Most of us don’t like to think about children being neglected or abused. Unfortunately, not thinking about a problem does not make it go away, and this particular problem happens far too often.
April is Child Abuse Prevention Month, so let’s take a moment to familiarize ourselves with the most recent child abuse statistics.
In 2011, there were 676,569 cases of child abuse reported in the United States – or about 9.1 per 1,000 children. Among these cases, the highest rate of victimization occurred among the youngest children – 21.2 cases per 1,000 children from birth to age 12 months. Other 2011 statistics on the topic reveal:
- Both boys and girls are at equal risk for becoming a victim.
- More than 75% of maltreated children were also neglected
- About 15% were physically abused
- Approximately 10% were sexually abused
- A total of 1,545 children died, 80% of whom were aged younger than 4 years
- Parents perpetrated 78% of fatalities
- Among children who died 40% were white, 28.2% were black and 17.8% were Hispanic
How can we as clinicians do our part to stop our patients from becoming another child abuse statistic?
Several years ago when I was faculty in a pediatric resident’s primary care clinic, I had a resident report a case to me that prompted us both to suspect child maltreatment.
The 15-month-old child in question was a young mother’s only child. The mother said her paternal grandmother looked after the child when she worked a part-time job.
The mother said she noticed the child occasionally had circular lesions with raw centers on her arms and legs after leaving the grandmother’s apartment. When confronted about the child’s lesions, the grandmother reassured the girl’s mom the marks were bug bites the child had scratched a lot.
During the office visit the child had three of these marks in various stages of healing. Upon examination the lesions looked like cigarette burns to us. The resident was conflicted about what to do next, as she did not want to upset the mother with accusations she was not sure were true.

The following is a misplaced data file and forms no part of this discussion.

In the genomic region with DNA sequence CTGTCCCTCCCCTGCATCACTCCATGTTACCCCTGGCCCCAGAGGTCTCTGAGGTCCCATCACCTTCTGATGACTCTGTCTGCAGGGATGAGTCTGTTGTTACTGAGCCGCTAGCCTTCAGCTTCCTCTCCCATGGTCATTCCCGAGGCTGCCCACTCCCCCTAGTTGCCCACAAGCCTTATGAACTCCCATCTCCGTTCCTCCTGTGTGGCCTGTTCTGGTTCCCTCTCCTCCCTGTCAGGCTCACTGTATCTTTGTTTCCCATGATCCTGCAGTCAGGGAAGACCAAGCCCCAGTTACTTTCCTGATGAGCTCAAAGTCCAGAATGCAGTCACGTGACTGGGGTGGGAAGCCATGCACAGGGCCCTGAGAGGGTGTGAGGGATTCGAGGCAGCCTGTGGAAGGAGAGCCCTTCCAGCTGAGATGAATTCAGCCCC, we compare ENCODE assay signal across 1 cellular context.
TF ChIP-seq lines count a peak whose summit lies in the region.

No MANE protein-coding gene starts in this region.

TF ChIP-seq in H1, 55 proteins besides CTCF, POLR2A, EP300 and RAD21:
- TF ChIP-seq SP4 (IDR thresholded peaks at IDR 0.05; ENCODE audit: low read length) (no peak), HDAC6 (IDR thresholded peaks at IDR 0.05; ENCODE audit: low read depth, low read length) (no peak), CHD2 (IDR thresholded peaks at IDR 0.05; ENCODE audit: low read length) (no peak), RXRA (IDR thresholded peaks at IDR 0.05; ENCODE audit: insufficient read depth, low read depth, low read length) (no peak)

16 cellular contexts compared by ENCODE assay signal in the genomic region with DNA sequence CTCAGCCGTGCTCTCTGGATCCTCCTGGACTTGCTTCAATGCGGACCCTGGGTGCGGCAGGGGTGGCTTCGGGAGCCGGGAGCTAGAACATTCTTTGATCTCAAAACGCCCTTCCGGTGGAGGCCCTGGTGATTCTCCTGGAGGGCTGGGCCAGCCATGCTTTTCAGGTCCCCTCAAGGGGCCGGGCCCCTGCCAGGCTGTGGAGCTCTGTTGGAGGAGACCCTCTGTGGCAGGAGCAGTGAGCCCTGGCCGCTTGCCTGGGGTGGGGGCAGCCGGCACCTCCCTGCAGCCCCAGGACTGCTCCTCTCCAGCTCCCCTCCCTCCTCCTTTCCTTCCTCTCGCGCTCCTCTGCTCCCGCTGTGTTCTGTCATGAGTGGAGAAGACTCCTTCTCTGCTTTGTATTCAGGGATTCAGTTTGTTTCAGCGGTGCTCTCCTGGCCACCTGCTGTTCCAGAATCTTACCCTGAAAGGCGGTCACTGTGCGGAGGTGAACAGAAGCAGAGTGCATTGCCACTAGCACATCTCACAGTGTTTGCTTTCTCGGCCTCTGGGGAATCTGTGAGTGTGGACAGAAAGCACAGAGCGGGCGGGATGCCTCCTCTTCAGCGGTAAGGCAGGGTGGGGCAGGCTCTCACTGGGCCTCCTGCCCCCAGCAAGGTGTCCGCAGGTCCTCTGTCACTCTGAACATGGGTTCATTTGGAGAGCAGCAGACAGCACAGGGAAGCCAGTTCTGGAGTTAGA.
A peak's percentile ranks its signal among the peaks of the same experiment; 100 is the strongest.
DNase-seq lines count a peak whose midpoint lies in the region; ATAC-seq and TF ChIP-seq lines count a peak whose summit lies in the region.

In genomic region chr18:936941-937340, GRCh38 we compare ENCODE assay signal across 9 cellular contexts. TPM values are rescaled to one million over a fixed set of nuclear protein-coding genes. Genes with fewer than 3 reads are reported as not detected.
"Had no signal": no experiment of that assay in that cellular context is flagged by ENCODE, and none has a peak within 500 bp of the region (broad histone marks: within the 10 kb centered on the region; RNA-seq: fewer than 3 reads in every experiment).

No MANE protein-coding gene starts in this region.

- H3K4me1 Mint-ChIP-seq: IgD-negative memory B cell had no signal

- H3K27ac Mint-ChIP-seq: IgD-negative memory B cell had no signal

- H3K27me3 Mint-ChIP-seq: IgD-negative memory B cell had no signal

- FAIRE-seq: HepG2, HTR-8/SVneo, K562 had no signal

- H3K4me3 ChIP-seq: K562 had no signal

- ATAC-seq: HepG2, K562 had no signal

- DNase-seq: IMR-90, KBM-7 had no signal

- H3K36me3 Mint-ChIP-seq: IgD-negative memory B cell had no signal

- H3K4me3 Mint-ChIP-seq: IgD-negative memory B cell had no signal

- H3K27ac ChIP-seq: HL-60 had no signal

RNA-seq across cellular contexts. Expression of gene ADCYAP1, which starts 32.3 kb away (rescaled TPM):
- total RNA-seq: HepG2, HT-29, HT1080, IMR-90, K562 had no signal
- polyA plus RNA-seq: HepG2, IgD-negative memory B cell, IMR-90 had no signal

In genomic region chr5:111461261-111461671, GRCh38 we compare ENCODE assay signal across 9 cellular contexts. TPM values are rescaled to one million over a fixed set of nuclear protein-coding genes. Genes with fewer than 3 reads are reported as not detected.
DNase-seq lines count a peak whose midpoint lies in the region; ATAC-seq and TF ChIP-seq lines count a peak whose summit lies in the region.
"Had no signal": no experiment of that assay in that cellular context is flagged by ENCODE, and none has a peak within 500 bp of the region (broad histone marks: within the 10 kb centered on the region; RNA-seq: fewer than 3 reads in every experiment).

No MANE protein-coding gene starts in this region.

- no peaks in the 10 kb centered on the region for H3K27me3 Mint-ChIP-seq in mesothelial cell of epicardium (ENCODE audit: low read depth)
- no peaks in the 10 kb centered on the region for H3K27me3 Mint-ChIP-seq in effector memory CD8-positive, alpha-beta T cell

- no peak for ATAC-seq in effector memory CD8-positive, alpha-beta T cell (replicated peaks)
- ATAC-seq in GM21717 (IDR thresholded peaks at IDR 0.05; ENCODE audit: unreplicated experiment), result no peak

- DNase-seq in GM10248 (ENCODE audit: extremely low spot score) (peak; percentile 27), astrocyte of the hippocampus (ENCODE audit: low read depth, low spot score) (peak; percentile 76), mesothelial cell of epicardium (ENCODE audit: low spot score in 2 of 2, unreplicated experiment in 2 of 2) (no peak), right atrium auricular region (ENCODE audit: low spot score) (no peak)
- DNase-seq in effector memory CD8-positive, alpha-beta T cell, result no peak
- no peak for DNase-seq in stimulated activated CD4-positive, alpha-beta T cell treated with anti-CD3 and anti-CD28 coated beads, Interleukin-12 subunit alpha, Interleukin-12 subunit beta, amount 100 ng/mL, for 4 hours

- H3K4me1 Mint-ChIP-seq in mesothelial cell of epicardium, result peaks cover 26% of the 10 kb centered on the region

However, patient welfare is the healthcare provider’s top priority. Mandatory reporting laws mean that clinicians are required to report suspicion of child maltreatment or neglect, whether it is confirmed or not. It is then the job of the investigator from Child Protective Services to substantiate or dismiss the claim.
We informed the mother of our concerns and disclosed our intent to report the case to Child Protective Services. Predictably, she was unhappy with us.
The resident felt she would likely never see this family again, but at the next scheduled well visit, they returned. The mother reported that the investigation was closed, because it could not be substantiated. She said she found alternative childcare, and her daughter no longer experiences the lesions.
Many providers worry they will lose a family as patients if they report suspected child abuse. Certainly that does happen, but not always.
What always will happen, if you choose to ignore suspected child maltreatment, is the possibility that the abuse will continue. The opportunity to stage an early intervention for families in need of help will possibly be lost lost. Do not let this happen. If you see something suspicious report it. Our children depend on you.
Julee B. Waldrop, DNP, FNP, PNP, is the Director of the MSN-DNP Program and an associate professor at the University of Central Florida. She provides health care to children at a local community health center.